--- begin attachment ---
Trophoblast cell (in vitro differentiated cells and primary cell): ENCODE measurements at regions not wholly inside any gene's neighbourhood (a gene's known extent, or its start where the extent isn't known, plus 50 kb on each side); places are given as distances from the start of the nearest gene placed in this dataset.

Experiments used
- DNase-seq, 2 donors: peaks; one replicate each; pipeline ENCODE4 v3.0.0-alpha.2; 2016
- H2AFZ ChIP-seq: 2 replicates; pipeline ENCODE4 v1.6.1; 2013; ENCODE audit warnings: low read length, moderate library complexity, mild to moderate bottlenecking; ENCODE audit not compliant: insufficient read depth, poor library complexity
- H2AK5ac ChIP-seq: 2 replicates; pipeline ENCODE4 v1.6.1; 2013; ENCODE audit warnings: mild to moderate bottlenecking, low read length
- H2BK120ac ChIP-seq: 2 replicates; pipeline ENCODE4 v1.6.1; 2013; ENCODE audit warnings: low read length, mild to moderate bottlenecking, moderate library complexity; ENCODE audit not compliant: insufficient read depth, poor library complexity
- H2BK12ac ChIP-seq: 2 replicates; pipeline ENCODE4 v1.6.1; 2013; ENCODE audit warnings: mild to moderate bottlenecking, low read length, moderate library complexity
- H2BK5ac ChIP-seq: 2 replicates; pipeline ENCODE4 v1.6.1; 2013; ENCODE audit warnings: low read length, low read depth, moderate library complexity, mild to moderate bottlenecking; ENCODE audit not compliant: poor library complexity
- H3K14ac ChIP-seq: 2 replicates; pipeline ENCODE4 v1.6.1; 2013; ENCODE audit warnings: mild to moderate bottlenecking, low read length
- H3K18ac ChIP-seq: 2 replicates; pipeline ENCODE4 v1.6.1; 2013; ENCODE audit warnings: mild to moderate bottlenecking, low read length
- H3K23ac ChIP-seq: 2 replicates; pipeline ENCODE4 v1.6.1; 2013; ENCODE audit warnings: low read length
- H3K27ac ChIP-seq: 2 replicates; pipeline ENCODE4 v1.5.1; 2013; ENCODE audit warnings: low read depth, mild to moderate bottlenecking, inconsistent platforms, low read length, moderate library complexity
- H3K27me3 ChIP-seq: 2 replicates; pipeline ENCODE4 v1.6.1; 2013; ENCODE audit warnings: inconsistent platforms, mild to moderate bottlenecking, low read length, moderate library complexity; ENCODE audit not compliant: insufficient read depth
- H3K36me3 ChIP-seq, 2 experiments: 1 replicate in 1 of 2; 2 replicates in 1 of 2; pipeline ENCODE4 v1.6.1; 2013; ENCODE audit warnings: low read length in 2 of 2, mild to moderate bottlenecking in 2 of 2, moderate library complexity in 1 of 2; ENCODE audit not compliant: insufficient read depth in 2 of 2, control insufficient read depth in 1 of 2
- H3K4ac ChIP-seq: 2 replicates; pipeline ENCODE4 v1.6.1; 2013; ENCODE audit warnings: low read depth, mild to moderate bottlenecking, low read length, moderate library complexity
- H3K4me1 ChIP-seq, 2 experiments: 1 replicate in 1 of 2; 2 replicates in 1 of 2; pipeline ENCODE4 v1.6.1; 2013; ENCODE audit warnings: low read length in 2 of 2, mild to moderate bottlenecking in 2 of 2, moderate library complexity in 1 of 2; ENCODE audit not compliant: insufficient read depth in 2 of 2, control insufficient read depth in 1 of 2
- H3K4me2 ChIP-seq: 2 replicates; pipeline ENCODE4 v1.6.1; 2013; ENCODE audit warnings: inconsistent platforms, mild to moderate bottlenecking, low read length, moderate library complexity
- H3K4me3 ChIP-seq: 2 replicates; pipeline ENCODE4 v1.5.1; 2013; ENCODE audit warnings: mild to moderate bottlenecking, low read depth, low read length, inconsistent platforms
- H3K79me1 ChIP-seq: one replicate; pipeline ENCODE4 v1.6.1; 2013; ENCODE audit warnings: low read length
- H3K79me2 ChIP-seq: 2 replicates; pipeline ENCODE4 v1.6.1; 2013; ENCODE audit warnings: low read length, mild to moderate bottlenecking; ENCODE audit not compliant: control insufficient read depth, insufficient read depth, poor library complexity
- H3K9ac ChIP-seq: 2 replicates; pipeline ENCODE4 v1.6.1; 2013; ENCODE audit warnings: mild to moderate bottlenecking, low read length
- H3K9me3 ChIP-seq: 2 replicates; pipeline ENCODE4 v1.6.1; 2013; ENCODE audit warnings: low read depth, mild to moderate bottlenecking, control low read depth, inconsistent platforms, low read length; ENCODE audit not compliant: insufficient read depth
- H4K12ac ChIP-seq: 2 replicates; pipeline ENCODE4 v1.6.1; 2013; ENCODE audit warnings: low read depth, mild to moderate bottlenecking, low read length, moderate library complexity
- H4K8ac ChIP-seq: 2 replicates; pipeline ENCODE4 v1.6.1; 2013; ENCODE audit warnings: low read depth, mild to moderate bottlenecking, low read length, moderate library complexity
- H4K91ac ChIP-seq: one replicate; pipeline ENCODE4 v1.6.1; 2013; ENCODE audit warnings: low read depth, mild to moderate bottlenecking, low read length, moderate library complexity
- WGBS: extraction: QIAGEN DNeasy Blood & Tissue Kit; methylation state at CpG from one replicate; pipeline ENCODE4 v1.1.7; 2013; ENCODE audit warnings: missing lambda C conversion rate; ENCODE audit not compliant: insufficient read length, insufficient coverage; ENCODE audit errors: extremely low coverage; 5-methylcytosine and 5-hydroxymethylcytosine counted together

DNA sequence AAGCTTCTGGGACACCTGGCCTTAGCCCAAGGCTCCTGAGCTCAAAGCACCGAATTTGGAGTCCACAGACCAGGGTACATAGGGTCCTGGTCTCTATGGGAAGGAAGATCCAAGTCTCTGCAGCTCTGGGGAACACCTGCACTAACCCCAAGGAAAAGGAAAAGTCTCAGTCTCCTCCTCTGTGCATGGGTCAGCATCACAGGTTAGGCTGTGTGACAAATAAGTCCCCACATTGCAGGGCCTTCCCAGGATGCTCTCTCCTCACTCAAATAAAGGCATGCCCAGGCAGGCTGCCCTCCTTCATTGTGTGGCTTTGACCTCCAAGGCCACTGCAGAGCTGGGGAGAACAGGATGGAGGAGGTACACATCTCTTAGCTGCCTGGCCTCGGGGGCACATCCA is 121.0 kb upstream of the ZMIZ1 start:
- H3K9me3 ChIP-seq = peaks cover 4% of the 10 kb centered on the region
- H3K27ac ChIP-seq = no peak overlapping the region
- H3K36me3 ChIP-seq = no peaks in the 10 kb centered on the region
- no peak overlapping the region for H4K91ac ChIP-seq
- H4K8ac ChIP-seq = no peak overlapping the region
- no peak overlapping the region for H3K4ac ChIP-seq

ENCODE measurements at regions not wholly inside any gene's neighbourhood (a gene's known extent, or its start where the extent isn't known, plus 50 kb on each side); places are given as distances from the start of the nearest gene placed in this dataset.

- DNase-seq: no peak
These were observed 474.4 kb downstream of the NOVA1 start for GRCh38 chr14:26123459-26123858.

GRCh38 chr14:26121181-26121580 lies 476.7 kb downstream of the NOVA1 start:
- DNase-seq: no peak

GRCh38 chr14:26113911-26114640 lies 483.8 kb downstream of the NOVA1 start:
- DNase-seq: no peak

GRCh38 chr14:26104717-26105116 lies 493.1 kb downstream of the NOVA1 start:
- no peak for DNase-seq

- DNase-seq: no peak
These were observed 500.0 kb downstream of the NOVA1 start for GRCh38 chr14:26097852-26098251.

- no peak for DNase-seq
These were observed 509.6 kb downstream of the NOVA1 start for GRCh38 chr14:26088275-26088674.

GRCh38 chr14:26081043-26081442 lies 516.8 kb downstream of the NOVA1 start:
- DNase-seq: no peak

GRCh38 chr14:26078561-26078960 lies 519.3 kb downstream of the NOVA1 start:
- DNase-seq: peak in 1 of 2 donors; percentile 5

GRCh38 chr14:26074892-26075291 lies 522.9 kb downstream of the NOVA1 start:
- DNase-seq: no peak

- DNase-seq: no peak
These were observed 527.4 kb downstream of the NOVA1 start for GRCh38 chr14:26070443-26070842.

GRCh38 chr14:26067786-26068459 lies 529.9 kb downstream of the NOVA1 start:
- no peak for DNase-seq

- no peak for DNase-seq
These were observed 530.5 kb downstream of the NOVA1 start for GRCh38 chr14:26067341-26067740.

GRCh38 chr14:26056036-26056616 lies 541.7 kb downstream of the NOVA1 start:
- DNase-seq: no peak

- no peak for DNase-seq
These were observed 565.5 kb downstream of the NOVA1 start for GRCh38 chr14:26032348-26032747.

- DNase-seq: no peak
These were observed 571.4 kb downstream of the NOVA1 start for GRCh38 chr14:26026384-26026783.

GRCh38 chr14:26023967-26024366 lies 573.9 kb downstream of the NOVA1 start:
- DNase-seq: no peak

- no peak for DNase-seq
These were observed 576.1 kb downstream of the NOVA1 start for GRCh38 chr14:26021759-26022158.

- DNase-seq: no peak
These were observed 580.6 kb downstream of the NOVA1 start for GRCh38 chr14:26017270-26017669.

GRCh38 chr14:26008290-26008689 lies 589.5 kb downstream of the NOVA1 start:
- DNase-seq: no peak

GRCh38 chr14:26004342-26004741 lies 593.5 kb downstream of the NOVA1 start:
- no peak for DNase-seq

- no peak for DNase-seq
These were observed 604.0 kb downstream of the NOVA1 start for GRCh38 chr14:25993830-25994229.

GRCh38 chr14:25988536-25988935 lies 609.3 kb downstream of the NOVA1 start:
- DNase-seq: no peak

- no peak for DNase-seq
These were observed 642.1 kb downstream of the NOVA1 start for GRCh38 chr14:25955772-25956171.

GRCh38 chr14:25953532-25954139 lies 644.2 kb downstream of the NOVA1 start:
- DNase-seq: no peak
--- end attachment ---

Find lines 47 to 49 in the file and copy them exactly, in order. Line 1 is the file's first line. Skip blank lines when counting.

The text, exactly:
GRCh38 chr14:26081043-26081442 lies 516.8 kb downstream of the NOVA1 start:
- DNase-seq: no peak

GRCh38 chr14:26078561-26078960 lies 519.3 kb downstream of the NOVA1 start: